Lockdowns Are Back as East EU Pays for Low Vaccination Rates


The coronavirus is resurgent in the European Union’s less-vaccinated east — bringing with it the return of lockdowns.

Latvia on Wednesday became the bloc’s first member state to once again shut down chunks of its economy as soaring infections — the world’s highest per capita during the past week — threaten to overwhelm hospitals.

For the next month, the Baltic country of 1.9 million people will close bars and shops, impose curfews and resume distance learning for students. Others may not be far behind.

Neighboring Estonia says it may follow if the situation there gets much worse. Romania, meanwhile — where less than a third of its 19 million population is vaccinated — has turned to the World Health Organization for help after deaths and new cases hit records.

While EU officials have lauded the bloc’s vaccination campaign, the moves underscore a divide between east and west, where much higher take-up is translating into fewer cases that result in hospitalization or death. Untrusted for years in many cases, governments in the EU’s ex-communist wing are failing to convince citizens of the benefits of inoculation — despite continuing jumps in daily deaths heading into the winter. 

“For four weeks, we’ll all go into a stricter regime,” Prime Minister Krisjanis Karins said after his government confirmed the new lockdown. “But on Nov. 15, we’ll return to today’s situation, which is already relatively limited for the unvaccinated.”

Karins was responding to warnings from the health sector that a critical level of 1,500 hospitalized Covid patients may be reached as early as this week. Despite some restrictions already being implemented earlier this month, confidence in the government isn’t high. A recent cover of Latvia’s Ir magazine featured a mock-up of Karins standing next to the Grim Reaper.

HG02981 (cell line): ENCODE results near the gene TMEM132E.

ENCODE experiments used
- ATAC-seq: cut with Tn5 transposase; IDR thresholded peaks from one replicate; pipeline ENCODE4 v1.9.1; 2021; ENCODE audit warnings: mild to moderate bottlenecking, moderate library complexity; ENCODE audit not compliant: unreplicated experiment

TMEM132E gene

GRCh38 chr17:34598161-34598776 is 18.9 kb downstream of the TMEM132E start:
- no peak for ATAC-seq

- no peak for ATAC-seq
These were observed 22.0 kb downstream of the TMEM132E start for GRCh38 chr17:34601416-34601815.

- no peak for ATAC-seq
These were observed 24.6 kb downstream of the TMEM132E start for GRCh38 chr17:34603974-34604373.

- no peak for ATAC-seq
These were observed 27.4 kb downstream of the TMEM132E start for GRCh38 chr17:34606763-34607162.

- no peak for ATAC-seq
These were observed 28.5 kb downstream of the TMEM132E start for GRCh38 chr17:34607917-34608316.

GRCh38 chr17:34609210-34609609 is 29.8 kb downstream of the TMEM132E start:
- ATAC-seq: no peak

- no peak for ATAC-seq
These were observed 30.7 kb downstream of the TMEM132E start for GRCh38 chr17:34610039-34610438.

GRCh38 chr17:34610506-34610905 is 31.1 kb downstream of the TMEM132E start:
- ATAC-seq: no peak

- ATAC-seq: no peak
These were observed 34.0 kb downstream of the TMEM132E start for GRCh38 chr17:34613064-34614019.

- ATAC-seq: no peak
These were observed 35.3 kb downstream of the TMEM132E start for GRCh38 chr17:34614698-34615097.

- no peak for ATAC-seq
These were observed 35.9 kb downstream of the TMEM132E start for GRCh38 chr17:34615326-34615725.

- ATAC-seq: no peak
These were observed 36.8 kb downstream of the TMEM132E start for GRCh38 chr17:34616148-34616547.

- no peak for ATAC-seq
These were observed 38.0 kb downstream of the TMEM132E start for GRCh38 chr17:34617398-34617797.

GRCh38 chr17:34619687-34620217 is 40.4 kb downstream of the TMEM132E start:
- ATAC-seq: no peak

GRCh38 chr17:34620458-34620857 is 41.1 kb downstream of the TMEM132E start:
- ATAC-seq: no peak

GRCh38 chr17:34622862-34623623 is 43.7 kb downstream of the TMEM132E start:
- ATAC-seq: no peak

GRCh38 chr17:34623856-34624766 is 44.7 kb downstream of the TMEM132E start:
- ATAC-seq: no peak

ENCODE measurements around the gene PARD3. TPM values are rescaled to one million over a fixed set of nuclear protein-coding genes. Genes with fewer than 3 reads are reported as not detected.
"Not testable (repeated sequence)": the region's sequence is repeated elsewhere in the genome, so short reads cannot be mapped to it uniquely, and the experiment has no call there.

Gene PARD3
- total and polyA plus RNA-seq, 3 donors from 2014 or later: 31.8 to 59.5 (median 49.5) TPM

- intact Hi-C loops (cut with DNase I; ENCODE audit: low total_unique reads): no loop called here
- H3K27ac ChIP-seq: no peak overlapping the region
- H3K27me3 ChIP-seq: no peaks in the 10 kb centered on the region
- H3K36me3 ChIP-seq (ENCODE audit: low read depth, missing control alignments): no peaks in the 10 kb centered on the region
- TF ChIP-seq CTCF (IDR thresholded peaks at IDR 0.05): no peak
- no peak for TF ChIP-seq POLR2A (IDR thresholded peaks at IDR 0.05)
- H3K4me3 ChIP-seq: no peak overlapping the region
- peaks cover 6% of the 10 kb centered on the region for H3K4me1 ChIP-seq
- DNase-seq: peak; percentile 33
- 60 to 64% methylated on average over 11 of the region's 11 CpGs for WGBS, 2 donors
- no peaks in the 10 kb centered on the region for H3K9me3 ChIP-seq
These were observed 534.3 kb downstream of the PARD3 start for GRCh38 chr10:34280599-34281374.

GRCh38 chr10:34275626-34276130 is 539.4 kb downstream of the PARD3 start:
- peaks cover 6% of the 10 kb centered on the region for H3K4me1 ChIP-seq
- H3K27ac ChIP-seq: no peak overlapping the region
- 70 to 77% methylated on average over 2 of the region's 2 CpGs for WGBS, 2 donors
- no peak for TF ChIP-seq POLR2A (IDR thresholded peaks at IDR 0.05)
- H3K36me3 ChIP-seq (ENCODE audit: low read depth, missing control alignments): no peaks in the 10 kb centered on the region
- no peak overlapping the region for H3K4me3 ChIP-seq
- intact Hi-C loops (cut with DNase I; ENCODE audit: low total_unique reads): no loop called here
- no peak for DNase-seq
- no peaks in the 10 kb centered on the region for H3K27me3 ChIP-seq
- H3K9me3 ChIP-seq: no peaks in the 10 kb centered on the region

The situation is perhaps most acute in Romania, where officials have of late likened conditions to the scenes in Italy when the virus first arrived last year. What’s more, the Black Sea nation is mired in political crisis that complicates efforts to find and implement solutions.

‘Real Catastrophe’

President Klaus Iohannis announced Wednesday that schools will close for two weeks starting Monday, while there’ll also be a night-time curfew for people who haven’t been vaccinated. Mask-wearing will be mandatory everywhere.\

“We see the pandemic’s new wave in full swing,” Iohannis said. “It’s a real catastrophe.”   

Things aren’t much better across the border in Bulgaria — the EU’s least-vaccinated state with just a fifth of the population jabbed. The government there is limiting who can visit restaurants, shops and galleries. Some schools will also close.

Hundreds of people protested Wednesday in several cities, blocking streets in the center of the capital, Sofia. One person was detained. Some political parties called for the health minister to quit. Workers’ unions said the latest measures violate labor laws.

In Poland, authorities are monitoring rising a rising caseload and may decide by the end of the week on “drastic” steps, should the situation continue to worsen.

Russian President Vladimir Putin ordered the most sweeping restrictions since May as new infections and deaths reached record levels.